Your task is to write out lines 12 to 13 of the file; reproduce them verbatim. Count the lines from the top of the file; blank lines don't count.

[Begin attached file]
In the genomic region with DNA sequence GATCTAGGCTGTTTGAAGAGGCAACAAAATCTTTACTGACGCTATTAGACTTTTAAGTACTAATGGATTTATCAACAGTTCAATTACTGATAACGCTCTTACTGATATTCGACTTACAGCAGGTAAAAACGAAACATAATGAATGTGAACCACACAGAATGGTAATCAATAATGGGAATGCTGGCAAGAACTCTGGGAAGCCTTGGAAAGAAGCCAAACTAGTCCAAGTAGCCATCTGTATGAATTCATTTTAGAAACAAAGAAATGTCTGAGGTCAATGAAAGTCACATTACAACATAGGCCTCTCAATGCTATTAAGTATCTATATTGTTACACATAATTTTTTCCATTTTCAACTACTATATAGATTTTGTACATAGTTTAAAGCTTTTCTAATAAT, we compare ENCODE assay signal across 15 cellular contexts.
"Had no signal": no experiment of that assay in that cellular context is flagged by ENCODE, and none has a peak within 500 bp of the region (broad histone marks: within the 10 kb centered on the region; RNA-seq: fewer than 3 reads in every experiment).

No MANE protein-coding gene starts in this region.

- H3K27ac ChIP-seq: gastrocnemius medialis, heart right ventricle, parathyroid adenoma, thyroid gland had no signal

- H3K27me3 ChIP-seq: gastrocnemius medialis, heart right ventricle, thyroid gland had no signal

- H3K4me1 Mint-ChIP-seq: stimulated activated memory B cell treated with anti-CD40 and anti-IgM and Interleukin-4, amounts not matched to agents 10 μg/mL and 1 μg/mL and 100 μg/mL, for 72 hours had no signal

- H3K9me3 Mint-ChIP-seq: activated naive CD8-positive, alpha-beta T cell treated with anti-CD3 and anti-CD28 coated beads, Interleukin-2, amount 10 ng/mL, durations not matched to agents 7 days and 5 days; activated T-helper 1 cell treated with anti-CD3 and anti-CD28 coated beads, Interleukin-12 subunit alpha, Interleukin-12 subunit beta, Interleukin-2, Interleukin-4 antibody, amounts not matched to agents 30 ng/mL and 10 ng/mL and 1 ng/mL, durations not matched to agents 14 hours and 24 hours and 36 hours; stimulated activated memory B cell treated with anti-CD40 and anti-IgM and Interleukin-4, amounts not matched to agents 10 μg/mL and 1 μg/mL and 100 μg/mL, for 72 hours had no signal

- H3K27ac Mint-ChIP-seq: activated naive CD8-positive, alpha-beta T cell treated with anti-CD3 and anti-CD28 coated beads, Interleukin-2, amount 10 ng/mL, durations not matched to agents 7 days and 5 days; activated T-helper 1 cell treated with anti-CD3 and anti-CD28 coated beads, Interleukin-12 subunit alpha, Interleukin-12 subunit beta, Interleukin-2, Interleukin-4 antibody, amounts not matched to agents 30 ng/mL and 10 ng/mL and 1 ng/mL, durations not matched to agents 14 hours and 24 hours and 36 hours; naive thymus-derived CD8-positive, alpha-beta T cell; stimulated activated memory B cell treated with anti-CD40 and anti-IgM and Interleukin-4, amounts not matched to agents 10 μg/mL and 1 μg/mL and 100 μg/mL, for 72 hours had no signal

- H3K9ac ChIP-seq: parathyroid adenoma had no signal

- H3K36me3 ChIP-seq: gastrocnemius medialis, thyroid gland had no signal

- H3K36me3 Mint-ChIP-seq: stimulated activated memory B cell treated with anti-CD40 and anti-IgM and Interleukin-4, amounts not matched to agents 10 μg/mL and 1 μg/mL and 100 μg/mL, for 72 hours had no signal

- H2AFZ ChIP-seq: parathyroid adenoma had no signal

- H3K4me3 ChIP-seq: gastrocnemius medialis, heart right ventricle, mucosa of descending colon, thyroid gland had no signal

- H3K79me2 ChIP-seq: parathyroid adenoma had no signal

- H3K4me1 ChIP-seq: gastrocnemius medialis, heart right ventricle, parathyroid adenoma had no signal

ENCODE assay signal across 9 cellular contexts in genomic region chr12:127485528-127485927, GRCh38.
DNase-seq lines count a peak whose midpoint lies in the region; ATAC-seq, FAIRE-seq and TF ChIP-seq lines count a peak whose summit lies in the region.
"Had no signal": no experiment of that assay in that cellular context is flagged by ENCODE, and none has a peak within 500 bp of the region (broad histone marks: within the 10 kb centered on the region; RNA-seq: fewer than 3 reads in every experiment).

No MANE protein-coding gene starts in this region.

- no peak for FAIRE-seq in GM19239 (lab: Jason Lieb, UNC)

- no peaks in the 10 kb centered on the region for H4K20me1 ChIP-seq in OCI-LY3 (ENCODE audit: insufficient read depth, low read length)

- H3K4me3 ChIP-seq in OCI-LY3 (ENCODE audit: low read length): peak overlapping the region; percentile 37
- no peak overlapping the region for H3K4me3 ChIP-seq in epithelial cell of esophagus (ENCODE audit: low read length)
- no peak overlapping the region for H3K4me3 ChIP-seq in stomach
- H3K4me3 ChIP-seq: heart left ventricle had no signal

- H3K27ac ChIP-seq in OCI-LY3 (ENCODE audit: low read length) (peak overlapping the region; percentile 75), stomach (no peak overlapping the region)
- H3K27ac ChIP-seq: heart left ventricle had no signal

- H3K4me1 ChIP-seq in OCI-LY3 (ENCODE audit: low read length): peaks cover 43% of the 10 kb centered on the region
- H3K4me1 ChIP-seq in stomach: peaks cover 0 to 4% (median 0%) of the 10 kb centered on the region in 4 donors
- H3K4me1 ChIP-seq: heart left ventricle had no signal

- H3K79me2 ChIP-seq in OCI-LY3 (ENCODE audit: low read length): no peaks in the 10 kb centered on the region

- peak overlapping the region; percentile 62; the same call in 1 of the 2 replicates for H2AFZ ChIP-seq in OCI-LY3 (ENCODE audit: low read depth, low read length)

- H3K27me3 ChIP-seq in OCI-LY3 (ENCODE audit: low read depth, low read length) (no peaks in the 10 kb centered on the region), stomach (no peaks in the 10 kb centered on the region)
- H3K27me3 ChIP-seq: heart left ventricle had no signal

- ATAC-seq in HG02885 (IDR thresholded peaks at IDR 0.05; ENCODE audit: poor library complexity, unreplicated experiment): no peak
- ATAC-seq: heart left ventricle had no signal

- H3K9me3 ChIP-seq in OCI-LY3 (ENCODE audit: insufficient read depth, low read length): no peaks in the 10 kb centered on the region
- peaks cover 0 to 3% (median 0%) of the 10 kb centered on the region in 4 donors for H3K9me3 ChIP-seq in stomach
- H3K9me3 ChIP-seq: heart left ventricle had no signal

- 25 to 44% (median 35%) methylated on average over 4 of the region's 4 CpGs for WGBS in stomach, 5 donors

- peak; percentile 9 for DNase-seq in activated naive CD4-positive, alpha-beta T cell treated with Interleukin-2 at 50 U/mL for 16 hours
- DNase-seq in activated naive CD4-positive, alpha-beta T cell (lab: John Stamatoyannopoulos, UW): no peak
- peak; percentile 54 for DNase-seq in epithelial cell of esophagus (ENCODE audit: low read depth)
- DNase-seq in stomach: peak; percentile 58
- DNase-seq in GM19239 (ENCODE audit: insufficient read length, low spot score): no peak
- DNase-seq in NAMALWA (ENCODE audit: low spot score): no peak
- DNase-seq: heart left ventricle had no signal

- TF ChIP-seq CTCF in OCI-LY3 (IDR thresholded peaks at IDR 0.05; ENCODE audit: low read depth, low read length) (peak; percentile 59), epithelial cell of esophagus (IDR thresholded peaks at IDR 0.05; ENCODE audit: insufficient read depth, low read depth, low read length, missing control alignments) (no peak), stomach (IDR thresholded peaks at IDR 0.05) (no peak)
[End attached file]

- H2AFZ ChIP-seq: parathyroid adenoma had no signal

- H3K4me3 ChIP-seq: gastrocnemius medialis, heart right ventricle, mucosa of descending colon, thyroid gland had no signal